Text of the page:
Three-year-old Jemma Graham headed off to school on Wednesday, March 20 like it any other day. Soon after, she developed a fever that lasted two days.
By the following Monday, her parents didn’t know how long she had to live.
“It’s every parents’ worst nightmare,” said Jemma’s mother, Trisha Graham, from their southeast Calgary home. “I remember sending her to preschool on the day that she started not feeling well and she was fine.
“She had a big smile on her face and was happy to go to school and then she never went to school again.”
Jemma suffered a seizure through the night. Her mother was terrified when she looked over and saw her limp daughter.
“Monday morning I woke up and I found her in my bed next to me, unresponsive and barely breathing.
“‘Jemma! Jemma!’ I tried to wake her. She was just not there,” Trisha said.
Jemma’s seizures were so severe she spent three weeks in a medically induced coma. Within days, doctors at the Alberta Children’s Hospital had diagnosed Jemma with FIRES, Febrile Infection Related Epilepsy Syndrome, a catastrophic epileptic syndrome that strikes children with no warning.
The seizures are resistant to seizure medications.
FIRES does not have a cure or a known cause. It’s estimated only one in a million children are affected by FIRES.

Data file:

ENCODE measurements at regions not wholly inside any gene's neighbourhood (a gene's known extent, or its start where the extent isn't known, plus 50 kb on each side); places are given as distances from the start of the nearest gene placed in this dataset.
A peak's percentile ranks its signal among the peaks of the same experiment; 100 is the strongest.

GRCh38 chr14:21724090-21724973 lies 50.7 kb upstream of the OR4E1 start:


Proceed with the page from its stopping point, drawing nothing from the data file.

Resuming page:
“They were talking to doctors all over North America — in Boston, Toronto, Houston, Seattle, Chicago — talking to all the doctors and the neurologists in each of those centres because each one of those doctors has only seen FIRES three or four times in their careers,” Trisha said.
“Our doctors were just on it. Our whole team of ICU doctors and neurologist, it just touches me that they reached out to the whole world to give Jemma the best chance.”
The seizures associated with FIRES are hard to treat and the prognosis is poor, with a 30 per cent mortality rate and a high likelihood of permanent mental and physical impairment.
It could be years before Jemma’s parents know the full extent of the damage caused by FIRES.
Despite the cruel circumstances their little girl has been dealt, Jemma’s family remains thankful. They are sure their little fighter will pull through.
“It’s crazy that it was us. But we are so blessed to live in this country, to not be afraid to call 911 and go to the hospital or can we afford these treatments for our daughter.
“We are so blessed that we are in Calgary and the Children’s Hospital has the most amazing neurology team and ICU team,” Trisha said.
Jemma cannot walk or speak now and it could be months before she gets out of the hospital. Her parents have spent every night at the Alberta Children’s Hospital since Jemma was first admitted on March 25.
“It just happened so fast. Everything changed and I think that’s the scariest thing about FIRES: you just don’t see it coming,” Trisha said.
Trisha is now on stress leave from her job and her husband is also not working now in order to be with Jemma.
A GoFundMe account has been set up to help support the family.
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